Some sources say that women are more likely to date men who smell like their fathers. Sexual imprinting is gene-based, as potential partners will find someone with similar genes as them more attractive.

Men find red attractive on women—perhaps because red may be a sign of fertility and arousal. They also feel tender and protective about women who wear soft fabrics like silk and fur.

According to the Smell and Taste Research Foundation in Chicago, a blend of lavender and pumpkin scent is a turn on for a guy. Whereas women are attracted to scents of cucumbers or black licorice.

Perhaps the greatest aphrodisiac in women is seeing other women find a man attractive. That and the ideal hunting physique—strong shoulders, broad chests and narrow waists.

Love is a great mystery that has been inspiring artists and poets for thousands of years, and will probably continue to do so forever.

On some level it is innately human to crave to be met in relationship, to feel connection to others, to be held by another. Always seeking communion with the Divine. Always seeking to feel received, to feel warmth, love, passion. Is it an unquenchable desire to be completed by another?

“When you reach the end of what you should know, you will be at the beginning of what you should sense.” ~ Kahlil Gibran

Attraction is something we sense—something we feel—it is not always logical. When we “let go” and surrender to the feelings, allowing them to wash over us, and indulge in their pure intensity, we open ourselves to experiencing life to its fullest.

Where will attraction and love take you? Where will you take it? For who drives the bus (… but you)?


Photo: Bryan Brenneman


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About David Zenon Starlyte

David is an international SOUL-COACH who travels the world as a spiritual healer, coach and mindful speaker. David's vision is to create journey retreats to guide people to places of mystery and power to rediscover, balance and ground themselves. Growing up in apartheid South Africa, David had an early initiation into a dysfunctional society. It influenced his thinking and search for peaceful and spiritual solutions. A passion for healing followed a severe childhood illness and a medical approach he found lacking gentleness and compassion. David later studied theology in war-torn Jerusalem for 3 years, before graduating as a Naturopathic physician in Australia. David has studied personal transformation for over 20 years with some of the leaders of human evolution including Grand Master Mantak Chia, Master Chen and Ajahn Brahm. He has worked as Naturopath, Wellness Expert and Healer at the best luxury resort as well as number one destination spa in the world. His spiritual education in mindfulness, prayer and wisdom has included immersion into Qi Gong (China), Buddhism (Thailand & Australia), Taoism (Thailand and China), Tantra, Qabbalah (Jerusalem). For more information, he can be found at: Website:, , Email: , Facebook:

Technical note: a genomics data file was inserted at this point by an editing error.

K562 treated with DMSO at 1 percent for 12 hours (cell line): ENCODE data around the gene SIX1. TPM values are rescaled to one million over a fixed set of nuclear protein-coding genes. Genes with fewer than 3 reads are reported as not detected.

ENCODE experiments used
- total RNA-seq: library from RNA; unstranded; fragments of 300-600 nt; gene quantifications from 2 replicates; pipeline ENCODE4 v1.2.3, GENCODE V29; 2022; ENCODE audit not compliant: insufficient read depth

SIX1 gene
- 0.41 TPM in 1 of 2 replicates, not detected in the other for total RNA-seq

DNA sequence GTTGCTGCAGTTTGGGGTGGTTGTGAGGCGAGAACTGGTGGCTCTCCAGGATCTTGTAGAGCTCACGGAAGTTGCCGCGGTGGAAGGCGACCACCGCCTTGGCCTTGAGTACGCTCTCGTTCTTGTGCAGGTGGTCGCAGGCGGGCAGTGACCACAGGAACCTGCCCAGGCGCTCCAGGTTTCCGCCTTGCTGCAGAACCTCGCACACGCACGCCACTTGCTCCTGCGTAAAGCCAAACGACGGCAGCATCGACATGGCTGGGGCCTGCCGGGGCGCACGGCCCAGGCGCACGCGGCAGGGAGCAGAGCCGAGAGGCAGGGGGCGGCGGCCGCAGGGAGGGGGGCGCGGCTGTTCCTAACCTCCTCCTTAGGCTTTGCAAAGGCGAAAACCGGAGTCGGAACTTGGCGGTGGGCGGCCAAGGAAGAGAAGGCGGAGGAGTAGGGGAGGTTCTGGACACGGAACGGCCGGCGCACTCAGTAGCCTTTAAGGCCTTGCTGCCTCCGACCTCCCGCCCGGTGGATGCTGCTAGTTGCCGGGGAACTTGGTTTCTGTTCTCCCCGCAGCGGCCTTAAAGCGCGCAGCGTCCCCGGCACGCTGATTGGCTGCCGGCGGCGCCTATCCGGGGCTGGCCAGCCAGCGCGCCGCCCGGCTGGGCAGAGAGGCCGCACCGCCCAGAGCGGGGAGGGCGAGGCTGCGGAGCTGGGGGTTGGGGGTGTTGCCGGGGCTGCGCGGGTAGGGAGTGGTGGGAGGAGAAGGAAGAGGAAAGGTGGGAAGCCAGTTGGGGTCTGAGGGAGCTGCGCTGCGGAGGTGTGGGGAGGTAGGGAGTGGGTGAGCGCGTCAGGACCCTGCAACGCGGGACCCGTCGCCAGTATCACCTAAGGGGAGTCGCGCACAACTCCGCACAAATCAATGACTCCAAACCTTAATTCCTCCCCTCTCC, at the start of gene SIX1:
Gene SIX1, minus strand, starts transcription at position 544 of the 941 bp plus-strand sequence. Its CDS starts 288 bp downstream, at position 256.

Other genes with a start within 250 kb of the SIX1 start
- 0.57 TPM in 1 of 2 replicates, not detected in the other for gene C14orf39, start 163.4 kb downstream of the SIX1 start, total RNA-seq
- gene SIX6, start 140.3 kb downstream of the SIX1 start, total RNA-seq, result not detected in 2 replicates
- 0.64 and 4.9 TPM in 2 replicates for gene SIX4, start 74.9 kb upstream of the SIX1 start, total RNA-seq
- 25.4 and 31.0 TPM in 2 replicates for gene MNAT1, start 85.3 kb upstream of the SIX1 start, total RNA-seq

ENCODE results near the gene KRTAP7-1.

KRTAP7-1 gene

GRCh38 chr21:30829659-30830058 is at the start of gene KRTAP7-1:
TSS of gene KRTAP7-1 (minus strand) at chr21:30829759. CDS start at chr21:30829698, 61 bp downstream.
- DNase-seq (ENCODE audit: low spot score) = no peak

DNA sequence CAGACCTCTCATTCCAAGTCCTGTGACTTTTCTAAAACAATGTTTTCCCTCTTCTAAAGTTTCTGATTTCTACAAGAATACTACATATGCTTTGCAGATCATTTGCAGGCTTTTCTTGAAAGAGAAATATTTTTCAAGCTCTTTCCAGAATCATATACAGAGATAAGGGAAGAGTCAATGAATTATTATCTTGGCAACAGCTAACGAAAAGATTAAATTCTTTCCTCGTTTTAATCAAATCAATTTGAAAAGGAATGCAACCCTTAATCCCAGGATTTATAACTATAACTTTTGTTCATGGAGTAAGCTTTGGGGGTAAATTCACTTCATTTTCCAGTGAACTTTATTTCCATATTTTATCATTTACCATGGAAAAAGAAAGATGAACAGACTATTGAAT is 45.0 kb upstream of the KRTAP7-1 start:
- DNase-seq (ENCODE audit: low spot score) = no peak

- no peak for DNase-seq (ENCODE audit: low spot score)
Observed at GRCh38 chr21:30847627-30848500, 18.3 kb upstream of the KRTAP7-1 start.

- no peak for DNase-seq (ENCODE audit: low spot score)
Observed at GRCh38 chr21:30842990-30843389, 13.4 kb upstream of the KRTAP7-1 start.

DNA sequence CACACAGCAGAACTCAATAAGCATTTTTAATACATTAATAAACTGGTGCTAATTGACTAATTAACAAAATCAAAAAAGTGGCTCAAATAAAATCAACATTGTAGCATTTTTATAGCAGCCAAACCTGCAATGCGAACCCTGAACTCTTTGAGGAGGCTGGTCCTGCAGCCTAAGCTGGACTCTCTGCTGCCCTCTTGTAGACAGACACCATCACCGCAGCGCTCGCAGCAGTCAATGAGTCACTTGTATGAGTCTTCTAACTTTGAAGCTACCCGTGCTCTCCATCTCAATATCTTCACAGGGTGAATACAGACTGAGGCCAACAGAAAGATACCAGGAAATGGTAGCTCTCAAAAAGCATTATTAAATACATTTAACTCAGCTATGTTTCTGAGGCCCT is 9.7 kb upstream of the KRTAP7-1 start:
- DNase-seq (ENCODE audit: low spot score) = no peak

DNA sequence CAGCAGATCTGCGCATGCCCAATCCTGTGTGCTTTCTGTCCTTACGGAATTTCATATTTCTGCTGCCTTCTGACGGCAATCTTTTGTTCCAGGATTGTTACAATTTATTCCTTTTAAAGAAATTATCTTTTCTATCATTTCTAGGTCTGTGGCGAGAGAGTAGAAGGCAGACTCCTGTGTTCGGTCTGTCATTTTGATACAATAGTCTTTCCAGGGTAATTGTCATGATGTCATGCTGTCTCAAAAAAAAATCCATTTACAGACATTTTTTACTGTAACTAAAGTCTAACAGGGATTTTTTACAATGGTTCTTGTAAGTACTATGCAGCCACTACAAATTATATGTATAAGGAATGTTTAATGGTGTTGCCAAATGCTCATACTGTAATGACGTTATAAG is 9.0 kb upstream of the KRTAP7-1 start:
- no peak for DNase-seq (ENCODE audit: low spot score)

3 Responses to “Attraction or Lust? It’s Not All Madly Instinctual.”

  1. Perhaps says:

    As you say, what women find most attractive is whatever other women find attractive. Perhaps this is why women so often fall for jerks. A man with a woman instantly finds other women vying for his attention. With a bit of dishonesty and emotional detachment he can take advantage. These other women are telling him it is okay. And the more capable of juggling multiple partners he becomes, the more attractive he is to new ones. Conversely, the man who tends to be loyal to one woman is either with that woman and unavailable, or alone and unattractive.

  2. Honey_b says:

    Hmmm….see, I attract the most lovers when I'm happy and filled with light, regardless of what my body, hair, or skin looks like; And my lovers run the gamut of objective "attractiveness", financial succesfulness, body shape, and even temperament. I would guess that true attraction has much more going on than any scientific formula can ascertain.

  3. […] during a simple introduction, my eyes locked with those of a man whom I had never met and something palpable passed between us. We gently made […]